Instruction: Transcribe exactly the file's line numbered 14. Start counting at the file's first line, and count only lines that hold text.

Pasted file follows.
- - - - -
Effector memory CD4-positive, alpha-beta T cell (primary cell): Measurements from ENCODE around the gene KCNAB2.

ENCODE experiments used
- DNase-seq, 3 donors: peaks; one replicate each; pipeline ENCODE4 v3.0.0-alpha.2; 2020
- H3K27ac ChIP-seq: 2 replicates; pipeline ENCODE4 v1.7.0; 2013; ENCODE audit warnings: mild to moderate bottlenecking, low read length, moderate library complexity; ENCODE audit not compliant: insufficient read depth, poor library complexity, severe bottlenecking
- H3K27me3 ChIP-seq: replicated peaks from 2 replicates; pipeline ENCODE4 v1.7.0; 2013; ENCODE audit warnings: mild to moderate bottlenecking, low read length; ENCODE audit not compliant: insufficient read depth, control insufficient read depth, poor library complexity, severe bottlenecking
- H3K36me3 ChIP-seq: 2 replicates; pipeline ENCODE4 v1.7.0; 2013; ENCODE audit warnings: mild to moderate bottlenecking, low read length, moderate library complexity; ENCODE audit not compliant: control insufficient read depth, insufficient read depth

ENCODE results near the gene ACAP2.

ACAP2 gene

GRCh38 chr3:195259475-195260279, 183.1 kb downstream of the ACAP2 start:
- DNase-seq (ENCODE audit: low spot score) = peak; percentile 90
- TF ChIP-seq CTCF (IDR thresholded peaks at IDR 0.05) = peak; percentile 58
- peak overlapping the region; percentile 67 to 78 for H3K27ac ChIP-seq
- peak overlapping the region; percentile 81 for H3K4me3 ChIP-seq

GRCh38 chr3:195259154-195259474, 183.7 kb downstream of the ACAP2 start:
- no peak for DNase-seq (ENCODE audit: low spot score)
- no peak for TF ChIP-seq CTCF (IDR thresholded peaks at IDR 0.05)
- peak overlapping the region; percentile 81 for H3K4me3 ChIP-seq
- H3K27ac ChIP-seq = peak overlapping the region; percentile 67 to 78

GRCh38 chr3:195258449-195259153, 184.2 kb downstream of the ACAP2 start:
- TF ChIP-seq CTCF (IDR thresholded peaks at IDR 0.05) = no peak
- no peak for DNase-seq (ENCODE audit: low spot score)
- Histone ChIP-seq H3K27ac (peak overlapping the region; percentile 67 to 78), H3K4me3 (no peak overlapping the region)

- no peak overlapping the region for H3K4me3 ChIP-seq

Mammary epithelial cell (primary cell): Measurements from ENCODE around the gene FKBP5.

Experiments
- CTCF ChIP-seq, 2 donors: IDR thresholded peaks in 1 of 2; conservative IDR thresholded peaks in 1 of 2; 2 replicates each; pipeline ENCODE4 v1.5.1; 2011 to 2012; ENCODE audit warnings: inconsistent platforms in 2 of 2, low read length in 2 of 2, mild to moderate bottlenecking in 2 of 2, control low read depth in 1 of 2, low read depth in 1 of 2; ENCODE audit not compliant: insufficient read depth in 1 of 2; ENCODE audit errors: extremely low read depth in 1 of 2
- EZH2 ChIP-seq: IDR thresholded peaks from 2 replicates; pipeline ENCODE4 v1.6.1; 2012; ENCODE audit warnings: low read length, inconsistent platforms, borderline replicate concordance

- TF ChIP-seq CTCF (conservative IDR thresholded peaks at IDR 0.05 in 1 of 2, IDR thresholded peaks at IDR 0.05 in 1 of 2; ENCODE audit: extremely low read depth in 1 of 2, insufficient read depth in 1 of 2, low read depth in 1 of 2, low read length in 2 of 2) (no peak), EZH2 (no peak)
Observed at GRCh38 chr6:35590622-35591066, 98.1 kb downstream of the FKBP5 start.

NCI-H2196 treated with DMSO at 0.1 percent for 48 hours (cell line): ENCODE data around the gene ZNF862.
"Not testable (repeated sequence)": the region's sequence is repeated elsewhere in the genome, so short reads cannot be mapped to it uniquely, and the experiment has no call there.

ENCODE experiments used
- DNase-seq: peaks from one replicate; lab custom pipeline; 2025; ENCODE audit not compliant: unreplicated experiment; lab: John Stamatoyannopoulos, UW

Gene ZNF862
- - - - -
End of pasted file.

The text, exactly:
GRCh38 chr3:195259154-195259474, 183.7 kb downstream of the ACAP2 start: